Medical Student Notebook: Preoperative Anesthetic Considerations in Patients with Obesity Undergoing Surgery

| June 1, 2021

by Abraham Z Cheloff, MS

Mr. Cheloff is a medical student at Harvard Medical School in Boston, Massachusetts.

FUNDING: No funding was provided for this article.

DISCLOSURES: The author reports no conflicts of interest relevant to the content of this article.

ABSTRACT: As obesity continues to rise in the United States and worldwide, there is a greater need for anesthesiologists and surgeons alike to be attuned to the specific needs of this patient population during surgery, and to understand their unique physiology. Several recommendations exist surrounding the use of anesthesia in patients with overweight and obesity, but further data is needed to create best practices for how anesthesia is practiced in this patient population. In this review, we assess the current literature on anesthesia in patients with obesity and make recommendations for current practice. Furthermore, we recognize the current gaps in research, and suggest where additional data would be helpful in forming more substantial recommendations.

KEYWORDS: Obesity, bariatric surgery, anesthesia, perioperative

Bariatric Times. 2021;18(6):10–11.

The proportion of individuals with overweight and obesity globally has been increasing and is expected to continue to rise in the future. According to the World Health Organization, obesity worldwide has tripled since 1975, with over 13 percent of adults being classified as having obesity in 2016, and hundreds of millions of children age 5 to 19 years were classified as having obesity or overweight in the same year.1 This raises concern in the medical field, as obesity raises an individual’s risk of multiple conditions, including cardiovascular disease, diabetes, dyslipidemia, sleep apnea, and some cancers.2 However, obesity also raises concern during planned and emergent surgeries, for issues surrounding surgical planning, postoperative care,3 and anesthesia.4 Creating an anesthetic plan, one of the key roles that anesthesiologists play in keeping patients safe during a procedure, must include special considerations specific to a patient’s particular physiology, including whether or not they have overweight or obesity. Here, we will review some of the key concepts that anesthesiologists should consider as they create anesthetic plans for patients with overweight and obesity.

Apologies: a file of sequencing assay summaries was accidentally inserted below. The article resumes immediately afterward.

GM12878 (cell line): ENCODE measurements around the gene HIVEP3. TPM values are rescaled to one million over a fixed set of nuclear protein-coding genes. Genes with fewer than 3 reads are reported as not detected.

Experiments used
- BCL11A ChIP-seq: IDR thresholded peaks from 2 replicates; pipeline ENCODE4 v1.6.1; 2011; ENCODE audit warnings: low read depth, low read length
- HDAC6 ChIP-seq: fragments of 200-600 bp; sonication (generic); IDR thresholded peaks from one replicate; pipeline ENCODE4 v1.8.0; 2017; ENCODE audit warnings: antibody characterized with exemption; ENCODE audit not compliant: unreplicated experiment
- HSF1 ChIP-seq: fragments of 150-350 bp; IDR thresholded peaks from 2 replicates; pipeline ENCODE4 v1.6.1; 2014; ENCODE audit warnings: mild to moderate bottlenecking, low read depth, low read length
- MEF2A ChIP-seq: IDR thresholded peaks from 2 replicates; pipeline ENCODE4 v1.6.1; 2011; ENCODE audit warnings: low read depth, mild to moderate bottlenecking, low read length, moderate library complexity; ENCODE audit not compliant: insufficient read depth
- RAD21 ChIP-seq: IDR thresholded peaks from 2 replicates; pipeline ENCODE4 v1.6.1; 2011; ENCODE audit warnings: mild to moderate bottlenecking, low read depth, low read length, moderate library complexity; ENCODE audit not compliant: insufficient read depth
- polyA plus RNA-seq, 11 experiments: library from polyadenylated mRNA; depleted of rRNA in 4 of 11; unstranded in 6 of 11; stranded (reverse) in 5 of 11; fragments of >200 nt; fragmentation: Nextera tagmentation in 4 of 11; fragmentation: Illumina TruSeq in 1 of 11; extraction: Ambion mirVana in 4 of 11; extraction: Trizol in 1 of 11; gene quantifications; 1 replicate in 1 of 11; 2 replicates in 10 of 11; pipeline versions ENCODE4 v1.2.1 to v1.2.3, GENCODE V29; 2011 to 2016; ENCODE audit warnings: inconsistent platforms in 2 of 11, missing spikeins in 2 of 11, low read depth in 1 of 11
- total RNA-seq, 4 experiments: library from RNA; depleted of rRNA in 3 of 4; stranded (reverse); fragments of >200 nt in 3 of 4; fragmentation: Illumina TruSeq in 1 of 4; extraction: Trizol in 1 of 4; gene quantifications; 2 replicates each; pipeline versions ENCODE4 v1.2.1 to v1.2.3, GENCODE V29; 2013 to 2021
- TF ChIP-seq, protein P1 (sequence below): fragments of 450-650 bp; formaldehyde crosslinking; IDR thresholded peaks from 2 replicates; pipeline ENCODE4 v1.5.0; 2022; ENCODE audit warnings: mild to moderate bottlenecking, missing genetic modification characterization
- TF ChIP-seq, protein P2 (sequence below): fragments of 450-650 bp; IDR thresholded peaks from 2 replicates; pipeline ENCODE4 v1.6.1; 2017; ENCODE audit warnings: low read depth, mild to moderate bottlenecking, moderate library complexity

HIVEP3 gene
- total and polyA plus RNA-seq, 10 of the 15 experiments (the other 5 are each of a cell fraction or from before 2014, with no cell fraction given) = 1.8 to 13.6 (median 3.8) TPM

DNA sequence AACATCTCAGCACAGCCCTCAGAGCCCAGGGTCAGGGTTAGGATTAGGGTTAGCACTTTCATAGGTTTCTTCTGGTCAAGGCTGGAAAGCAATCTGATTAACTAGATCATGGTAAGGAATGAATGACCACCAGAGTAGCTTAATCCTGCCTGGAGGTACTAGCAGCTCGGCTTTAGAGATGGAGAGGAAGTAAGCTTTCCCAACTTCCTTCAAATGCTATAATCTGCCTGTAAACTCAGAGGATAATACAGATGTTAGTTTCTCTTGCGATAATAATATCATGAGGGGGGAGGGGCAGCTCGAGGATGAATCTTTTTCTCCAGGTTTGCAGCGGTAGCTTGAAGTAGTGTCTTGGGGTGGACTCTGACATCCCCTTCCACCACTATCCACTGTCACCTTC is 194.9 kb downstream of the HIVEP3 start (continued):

Antibiotic Prophylaxis

Obesity has been linked with changes in human physiology affecting the ability to both prevent and fight infections. The mechanisms of this are not completely understood, though there are a number of potential factors, including immune system suppression, respiratory dysfunction, changed in circulation and healing, and comorbidities.5 However, data on the incidence and outcomes of specific infections, including postoperative infections, is lacking and remains a need in further research.6 There is, however, some data surrounding best practices for antibiotic usage in patients with obesity. Many antibiotics, but not all, require some sort of dosage adjustment in patients with overweight and obesity to account for changes in the pharmacokinetic and pharmacodynamic factors that would otherwise lead to overdosing or underdosing in this population.7,8 More specifically, cefazolin, a common antibiotic used for skin and soft tissue prophylaxis prior to surgery, was found to work well when a 2g dose is given.9 However, it should be noted that this recommendation comes from multiple studies that often use conflicting methodologies, and variability among patients with obesity is not necessarily considered in this recommendation. While there is data on other antibiotics, data is overall limited, sometimes with conflicting reports, leading to difficulty in dosing antibiotics appropriately when allergies or other contraindications to cefazolin are involved. Further research is needed to create full dosing guidelines for this population.